Why there isn't an official track to measure the query throughput?


(Harry Lee) #1

Why there isn't an official track to measure the query throughput?
Most of the query challenge in the official tracks have a target throughput to 20.
It seems all the official tracks have a indexing throughput challenge but not query throughput. Why is that?


(Christian Dahlqvist) #2

As described in this blog post and this Elastic{ON} talk, throughput and service time affect each other. As you increase throughout and system resources get depleted, service time will inevitably go up. When you benchmark on the maximum throughput a cluster can handle the service time can be quite long.

When you are indexing data, throughput is generally much more important than service time. The time it takes to index a request does often not matter as long as the throughput is good. This is however in my experience rarely the case for queries where there generally always is an SLA around service time that need to be met. When benchmarking queries it is therefore very common to gradually increase the query rate in fixed steps until the SLA is no longer met, which gives the query throughout the cluster can handle.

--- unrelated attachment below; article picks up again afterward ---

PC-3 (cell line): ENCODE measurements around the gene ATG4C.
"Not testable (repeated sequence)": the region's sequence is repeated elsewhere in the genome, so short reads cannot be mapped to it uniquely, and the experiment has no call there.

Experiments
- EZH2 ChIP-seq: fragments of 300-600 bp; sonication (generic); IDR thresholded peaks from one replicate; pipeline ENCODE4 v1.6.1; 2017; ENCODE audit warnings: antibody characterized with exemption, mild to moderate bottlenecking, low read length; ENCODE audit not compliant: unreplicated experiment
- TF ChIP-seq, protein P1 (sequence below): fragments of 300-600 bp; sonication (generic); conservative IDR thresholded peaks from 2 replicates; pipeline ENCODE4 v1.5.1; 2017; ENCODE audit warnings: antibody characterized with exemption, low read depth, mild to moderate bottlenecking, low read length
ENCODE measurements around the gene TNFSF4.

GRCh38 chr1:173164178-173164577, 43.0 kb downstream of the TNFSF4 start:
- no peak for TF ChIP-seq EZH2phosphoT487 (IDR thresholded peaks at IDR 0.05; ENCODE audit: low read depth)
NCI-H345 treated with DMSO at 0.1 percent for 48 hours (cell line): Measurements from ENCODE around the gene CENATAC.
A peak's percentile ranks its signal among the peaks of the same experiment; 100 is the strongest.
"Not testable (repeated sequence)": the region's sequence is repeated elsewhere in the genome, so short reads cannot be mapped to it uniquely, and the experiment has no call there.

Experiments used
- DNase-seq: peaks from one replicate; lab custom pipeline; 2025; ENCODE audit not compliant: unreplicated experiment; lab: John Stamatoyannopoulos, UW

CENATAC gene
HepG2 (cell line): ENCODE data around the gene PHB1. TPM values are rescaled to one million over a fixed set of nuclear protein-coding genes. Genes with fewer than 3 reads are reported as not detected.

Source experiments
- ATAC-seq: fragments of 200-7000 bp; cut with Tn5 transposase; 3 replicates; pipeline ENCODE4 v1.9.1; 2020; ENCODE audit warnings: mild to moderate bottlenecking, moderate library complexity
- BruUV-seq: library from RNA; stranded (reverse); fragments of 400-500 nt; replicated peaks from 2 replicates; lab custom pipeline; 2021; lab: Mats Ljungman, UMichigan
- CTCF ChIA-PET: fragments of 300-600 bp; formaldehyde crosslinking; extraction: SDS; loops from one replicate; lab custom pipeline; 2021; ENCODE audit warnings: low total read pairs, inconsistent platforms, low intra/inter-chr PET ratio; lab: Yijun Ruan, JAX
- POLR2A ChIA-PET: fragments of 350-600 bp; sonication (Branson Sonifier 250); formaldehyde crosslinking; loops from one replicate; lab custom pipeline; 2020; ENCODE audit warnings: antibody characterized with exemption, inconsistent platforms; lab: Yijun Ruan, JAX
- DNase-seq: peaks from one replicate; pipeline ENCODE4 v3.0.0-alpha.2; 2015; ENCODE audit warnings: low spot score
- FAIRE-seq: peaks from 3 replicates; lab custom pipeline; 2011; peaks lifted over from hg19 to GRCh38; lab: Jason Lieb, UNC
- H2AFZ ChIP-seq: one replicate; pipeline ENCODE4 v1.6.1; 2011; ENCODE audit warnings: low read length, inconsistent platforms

(Harry Lee) #3

When benchmarking queries it is therefore very common to gradually increase the query rate in fixed steps until the SLA is no longer met, which gives the query throughout the cluster can handle.

Yes, but it seems I can't find any of the official tracks that gives the query throughout. All the query operations there have a low "target-throughput" limit.


(Christian Dahlqvist) #4

As the query latency and throughput will depend a lot on your data and queries, I would recommend you create your own track based on your data and queries. For inspiration you can look at this challenge from the rally-eventdata-track which shows how you can create a track that gradually increases throughput. In this case it may be the opposite of what you want as I try to find the highest indexing throughput that still gives me acceptable query latencies, but you should be able to use a similar construct for just querying.


(Harry Lee) #5

Okay, I'll check it. Thank you.


(system) #6

This topic was automatically closed 28 days after the last reply. New replies are no longer allowed.